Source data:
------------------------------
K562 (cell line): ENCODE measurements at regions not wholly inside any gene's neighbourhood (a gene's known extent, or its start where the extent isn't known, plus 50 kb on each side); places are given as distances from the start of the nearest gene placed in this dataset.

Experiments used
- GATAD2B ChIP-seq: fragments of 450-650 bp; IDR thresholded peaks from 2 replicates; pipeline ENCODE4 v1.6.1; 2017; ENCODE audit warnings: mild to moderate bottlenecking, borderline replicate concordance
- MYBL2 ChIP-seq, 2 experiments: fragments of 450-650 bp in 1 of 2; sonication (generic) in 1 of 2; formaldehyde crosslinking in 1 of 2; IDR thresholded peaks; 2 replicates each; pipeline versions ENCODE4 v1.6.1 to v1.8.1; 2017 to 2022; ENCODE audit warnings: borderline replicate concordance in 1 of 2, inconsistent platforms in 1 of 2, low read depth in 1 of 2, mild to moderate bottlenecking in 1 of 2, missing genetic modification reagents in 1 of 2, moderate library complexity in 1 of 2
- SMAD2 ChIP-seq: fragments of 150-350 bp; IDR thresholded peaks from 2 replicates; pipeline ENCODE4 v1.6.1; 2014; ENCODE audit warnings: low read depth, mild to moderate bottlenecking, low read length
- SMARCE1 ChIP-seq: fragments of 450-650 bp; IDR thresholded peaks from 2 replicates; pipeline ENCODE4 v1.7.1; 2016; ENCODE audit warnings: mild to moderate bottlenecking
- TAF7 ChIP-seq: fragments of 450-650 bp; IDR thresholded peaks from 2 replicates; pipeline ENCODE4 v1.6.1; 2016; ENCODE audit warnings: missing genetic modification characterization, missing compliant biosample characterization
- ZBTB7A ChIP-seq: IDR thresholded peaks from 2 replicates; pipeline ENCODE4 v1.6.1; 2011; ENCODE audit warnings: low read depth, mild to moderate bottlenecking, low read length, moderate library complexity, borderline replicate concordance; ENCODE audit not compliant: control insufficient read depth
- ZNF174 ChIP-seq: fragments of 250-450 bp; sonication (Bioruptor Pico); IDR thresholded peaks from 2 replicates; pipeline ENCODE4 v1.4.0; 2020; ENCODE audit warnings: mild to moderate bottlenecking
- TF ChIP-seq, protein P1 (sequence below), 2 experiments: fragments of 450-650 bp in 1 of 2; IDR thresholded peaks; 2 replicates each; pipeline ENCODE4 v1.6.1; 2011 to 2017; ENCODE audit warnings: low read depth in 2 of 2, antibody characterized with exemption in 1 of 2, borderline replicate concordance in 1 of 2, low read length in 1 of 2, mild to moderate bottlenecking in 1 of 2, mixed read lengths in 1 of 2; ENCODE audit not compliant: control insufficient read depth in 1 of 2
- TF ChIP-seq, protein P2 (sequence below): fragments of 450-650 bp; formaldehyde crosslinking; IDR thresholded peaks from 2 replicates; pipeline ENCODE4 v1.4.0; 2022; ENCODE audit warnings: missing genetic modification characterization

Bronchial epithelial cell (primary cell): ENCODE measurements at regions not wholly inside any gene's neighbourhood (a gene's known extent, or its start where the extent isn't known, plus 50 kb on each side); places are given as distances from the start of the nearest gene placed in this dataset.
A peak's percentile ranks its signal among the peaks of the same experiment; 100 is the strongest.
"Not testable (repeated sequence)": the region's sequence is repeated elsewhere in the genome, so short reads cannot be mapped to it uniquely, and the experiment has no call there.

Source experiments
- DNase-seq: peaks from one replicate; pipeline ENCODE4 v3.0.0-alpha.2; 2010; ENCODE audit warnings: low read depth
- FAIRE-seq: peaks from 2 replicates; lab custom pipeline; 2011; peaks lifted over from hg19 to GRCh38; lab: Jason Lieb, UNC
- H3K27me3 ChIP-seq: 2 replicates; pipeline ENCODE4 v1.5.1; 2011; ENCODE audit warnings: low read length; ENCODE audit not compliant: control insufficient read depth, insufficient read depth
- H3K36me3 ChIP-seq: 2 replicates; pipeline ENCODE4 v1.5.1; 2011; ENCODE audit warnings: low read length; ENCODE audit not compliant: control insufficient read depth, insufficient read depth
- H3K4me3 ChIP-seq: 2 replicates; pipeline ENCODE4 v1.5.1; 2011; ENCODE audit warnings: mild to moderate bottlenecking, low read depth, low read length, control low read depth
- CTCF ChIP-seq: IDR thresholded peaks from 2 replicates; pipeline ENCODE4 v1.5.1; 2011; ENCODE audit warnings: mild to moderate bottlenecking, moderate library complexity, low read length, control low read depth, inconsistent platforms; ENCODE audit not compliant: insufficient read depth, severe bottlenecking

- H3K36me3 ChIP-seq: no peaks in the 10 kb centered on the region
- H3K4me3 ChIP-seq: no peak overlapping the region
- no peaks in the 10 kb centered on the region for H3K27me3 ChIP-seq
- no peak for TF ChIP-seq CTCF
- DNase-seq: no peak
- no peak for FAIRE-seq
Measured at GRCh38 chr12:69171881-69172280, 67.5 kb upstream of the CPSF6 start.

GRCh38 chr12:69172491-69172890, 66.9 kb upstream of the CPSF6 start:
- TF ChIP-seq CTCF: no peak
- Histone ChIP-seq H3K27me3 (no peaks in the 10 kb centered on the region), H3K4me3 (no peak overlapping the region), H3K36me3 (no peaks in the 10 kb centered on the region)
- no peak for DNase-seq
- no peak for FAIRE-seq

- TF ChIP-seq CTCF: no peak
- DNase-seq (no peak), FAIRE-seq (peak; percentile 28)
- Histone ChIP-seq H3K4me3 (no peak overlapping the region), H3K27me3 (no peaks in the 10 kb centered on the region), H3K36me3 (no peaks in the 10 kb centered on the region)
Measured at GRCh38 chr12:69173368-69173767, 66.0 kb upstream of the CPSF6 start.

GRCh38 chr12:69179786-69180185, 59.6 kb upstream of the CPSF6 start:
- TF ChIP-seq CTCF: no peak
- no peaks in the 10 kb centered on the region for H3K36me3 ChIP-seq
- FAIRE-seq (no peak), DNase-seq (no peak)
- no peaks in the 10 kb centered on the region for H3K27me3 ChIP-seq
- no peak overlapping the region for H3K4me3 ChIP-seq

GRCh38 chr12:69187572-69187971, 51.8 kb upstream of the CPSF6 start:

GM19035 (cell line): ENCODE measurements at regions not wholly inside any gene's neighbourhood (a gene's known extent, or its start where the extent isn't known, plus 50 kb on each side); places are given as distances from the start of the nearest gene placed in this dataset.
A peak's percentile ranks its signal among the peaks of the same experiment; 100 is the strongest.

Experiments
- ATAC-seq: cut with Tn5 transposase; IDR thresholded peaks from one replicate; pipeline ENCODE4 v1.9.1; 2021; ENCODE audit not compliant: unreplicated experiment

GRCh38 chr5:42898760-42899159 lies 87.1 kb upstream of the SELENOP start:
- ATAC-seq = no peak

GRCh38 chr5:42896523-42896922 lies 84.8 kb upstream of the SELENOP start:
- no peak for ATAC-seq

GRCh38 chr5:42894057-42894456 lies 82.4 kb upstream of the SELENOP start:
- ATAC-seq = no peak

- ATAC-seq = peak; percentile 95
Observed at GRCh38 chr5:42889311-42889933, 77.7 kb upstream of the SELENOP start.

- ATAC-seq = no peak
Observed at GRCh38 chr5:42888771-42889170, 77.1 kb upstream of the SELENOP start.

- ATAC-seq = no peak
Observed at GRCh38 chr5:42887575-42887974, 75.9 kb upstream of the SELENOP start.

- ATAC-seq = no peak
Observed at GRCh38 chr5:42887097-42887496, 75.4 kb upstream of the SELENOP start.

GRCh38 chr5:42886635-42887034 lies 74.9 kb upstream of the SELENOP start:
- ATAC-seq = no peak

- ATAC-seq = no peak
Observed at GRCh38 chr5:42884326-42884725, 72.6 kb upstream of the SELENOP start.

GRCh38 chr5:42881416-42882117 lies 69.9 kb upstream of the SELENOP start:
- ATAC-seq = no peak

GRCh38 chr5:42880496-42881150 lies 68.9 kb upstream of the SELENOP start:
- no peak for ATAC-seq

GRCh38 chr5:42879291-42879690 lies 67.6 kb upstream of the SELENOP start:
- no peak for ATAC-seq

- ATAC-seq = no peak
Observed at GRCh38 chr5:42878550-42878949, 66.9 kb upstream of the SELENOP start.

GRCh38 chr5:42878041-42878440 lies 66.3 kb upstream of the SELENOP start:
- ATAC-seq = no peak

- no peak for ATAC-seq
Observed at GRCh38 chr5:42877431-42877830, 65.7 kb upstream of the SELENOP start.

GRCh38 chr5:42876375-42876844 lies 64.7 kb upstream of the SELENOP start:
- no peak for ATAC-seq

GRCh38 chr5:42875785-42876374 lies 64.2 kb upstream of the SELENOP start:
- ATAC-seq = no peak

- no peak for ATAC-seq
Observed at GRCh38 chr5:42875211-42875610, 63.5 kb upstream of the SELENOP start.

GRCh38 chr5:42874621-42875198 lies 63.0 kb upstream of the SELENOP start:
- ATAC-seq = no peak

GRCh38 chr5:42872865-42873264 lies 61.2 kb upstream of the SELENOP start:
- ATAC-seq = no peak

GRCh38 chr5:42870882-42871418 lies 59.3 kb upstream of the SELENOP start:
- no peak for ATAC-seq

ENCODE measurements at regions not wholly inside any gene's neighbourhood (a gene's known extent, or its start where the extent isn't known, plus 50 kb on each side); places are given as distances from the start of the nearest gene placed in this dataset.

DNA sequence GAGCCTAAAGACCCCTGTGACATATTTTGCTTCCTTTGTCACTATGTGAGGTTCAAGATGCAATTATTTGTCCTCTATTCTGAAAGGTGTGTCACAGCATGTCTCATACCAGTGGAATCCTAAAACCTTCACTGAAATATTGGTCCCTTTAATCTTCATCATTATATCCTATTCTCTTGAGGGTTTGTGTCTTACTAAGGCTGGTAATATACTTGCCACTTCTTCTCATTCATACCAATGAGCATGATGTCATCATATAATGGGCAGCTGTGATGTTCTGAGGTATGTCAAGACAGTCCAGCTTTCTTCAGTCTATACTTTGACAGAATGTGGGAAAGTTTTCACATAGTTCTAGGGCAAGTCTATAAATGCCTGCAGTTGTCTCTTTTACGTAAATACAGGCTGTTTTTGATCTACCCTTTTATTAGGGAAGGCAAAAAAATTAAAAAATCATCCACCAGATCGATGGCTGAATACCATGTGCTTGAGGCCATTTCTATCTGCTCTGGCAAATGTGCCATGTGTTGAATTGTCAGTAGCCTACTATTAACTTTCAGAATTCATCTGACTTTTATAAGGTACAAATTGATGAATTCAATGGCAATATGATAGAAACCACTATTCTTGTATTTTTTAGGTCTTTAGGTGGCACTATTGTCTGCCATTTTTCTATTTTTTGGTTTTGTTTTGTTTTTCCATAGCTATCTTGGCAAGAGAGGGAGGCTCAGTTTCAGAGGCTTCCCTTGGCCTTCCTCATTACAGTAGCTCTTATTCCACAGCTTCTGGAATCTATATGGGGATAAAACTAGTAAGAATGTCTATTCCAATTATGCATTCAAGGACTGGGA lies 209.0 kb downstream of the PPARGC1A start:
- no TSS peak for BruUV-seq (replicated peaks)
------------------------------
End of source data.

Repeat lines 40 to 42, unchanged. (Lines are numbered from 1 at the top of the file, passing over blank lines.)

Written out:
- no peaks in the 10 kb centered on the region for H3K36me3 ChIP-seq
- FAIRE-seq (no peak), DNase-seq (no peak)
- no peaks in the 10 kb centered on the region for H3K27me3 ChIP-seq